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Biochem Soc Trans. 2007 Dec;35(Pt 6):1456-60.

HPV: from infection to cancer.

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1
Department of Pathology, University of Cambridge, Tennis Court Road, Cambridge CB2 1QP, U.K. mas@mole.bio.cam.ac.uk

Abstract

Infection with HPV (human papillomavirus) 16 is the cause of 50% or more of cervical cancers in women. HPV16 infection, however, is very common in young sexually active women, but the majority mount an effective immune response and clear infection. Approx. 10% of individuals develop a persistent infection, and it is this cohort who are at risk of cancer progression, with the development of high-grade precursor lesions and eventually invasive carcinoma. Effective evasion of innate immune recognition seems to be the hallmark of HPV infections, since the infectious cycle is one in which viral replication and release is not associated with inflammation. Furthermore, HPV infections disrupt cytokine expression and signalling with the E6 and E7 oncoproteins particularly targeting the type I IFN (interferon) pathway. High doses of IFN can overcome the HPV-mediated abrogation of signalling, and this may be the basis for the therapeutic effects on HPV infections of immune-response modulators such as the imidazoquinolones that induce high levels of type I IFNs by activation of TLR (Toll-like receptor) 7. Using the unique W12 model of cervical carcinogenesis, some of these IFN-related interactions and their relevance in the selection of cells with integrated viral DNA in cancer progression have been investigated. Our data show that episome loss associated with induction of antiviral response genes is a key event in the spontaneous selection of cervical keratinocytes containing integrated HPV16. Exogenous IFN-beta treatment of W12 keratinocytes in which the majority of the population contain episomes results only in the rapid emergence of IFN-resistant cells, loss of episome-containing cells and a selection of cells containing integrated HPV16 in which the expression of the transcriptional repressor E2 is down-regulated, but in which E6 and E7 are up-regulated.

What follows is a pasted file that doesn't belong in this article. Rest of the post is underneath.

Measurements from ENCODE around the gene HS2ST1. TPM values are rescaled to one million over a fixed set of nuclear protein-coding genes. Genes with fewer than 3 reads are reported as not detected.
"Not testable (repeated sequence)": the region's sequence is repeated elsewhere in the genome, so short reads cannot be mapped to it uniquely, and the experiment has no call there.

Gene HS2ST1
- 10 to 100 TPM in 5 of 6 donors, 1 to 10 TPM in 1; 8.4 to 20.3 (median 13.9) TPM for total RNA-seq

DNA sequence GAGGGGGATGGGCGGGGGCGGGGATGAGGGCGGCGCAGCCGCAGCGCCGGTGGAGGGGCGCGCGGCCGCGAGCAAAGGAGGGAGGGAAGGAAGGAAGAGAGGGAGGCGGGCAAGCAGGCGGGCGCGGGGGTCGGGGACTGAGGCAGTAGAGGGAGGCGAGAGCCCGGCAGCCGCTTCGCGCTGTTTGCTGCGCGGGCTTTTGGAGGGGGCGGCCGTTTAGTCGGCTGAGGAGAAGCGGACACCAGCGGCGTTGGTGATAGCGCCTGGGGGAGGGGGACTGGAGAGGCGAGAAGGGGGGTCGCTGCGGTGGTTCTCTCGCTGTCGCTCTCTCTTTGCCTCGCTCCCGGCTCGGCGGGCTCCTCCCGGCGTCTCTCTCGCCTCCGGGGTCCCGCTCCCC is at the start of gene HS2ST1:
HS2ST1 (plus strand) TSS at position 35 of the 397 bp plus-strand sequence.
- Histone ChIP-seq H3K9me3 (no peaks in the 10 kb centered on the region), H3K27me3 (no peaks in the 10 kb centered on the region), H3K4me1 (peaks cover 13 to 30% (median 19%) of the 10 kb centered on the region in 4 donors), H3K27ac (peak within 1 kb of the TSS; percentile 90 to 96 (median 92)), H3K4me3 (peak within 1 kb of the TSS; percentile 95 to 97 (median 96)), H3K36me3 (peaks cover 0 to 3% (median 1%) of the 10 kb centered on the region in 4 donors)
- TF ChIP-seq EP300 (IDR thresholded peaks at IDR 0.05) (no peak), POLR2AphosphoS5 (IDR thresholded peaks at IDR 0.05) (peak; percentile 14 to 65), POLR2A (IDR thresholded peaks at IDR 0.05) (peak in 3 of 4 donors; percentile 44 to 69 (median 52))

PMID:
18031245
DOI:
10.1042/BST0351456
[Indexed for MEDLINE]
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